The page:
Simon Birmingham: Well, it’s always been a tradition of the Liberal Party, a right in the Liberal Party, for individual members to exercise their conscience from the backbench if they choose. Unlike the Labor Party, we don’t toss people out or punish people from the backbench if they choose to cross the floor, and we should defend that right of Liberals. It is one of the defining differences between our two parties. But equally, it is of course a right that people should exercise carefully, and with caution, and with consideration for all of the consequences, and therefore I would urge everybody to think about the policy we took to the last election, to work as hard as we possibly can to ensure that that is implemented if it possibly can be.

Kieran Gilbert: There is the risk, as Paul Kelly writes today in The Australian, that some of your colleagues might even defect to the crossbench if this vote were to be successful and those four members of your own party – at least four – cross the floor.

Simon Birmingham: Well, Kieran, that would be completely ridiculous. Let’s keep our eye on the priorities, which I know the Prime Minister, the senior members of the Government, the Cabinet are doing, and the priorities for the nation are ensuring that people have jobs and opportunities and a stronger economy in the future, and that we keep of course our nation safe in the face of terrorism. And just in the last couple of weeks, with the aviation threat we’ve seen, that is very real.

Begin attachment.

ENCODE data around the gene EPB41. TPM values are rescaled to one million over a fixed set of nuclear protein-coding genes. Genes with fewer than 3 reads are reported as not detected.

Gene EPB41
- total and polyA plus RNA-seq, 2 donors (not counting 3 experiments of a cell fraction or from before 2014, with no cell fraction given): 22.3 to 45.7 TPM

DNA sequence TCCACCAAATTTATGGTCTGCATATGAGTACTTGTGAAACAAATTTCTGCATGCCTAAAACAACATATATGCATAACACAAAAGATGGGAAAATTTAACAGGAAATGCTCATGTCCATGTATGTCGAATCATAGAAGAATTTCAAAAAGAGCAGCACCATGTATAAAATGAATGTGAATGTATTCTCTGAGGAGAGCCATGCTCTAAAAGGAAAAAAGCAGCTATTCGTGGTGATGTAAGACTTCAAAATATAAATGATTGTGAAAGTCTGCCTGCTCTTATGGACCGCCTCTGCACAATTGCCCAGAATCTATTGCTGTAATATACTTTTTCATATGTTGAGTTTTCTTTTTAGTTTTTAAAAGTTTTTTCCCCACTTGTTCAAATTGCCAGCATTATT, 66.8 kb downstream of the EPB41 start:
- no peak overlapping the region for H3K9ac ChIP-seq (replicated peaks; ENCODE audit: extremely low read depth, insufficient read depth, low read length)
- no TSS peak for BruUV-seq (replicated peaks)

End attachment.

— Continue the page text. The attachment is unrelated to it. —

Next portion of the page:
People need to make sure that they stand as one in dealing with the real challenges and threats the nation faces in the future, keeping us safe, creating jobs and opportunities. Just yesterday, the Prime Minister was out there with Michaelia Cash with another 10,000 internship job opportunities, to work experience opportunities for young Australians, created through our policies – the new PaTH program. These are some of the really positive steps. Of course, the security challenges are being addressed successfully, thankfully, through the hard work of our security agencies, but we’re not standing still there in continuing to make those improvements. And these, of course, are the things that bind us together as a government and that I am confident will continue to bind us together as a government, focussed on the long-term interests of the nation.

Kieran Gilbert: Education Minister Birmingham thanks for your time. Appreciate it.

Simon Birmingham: Pleasure, Kieran.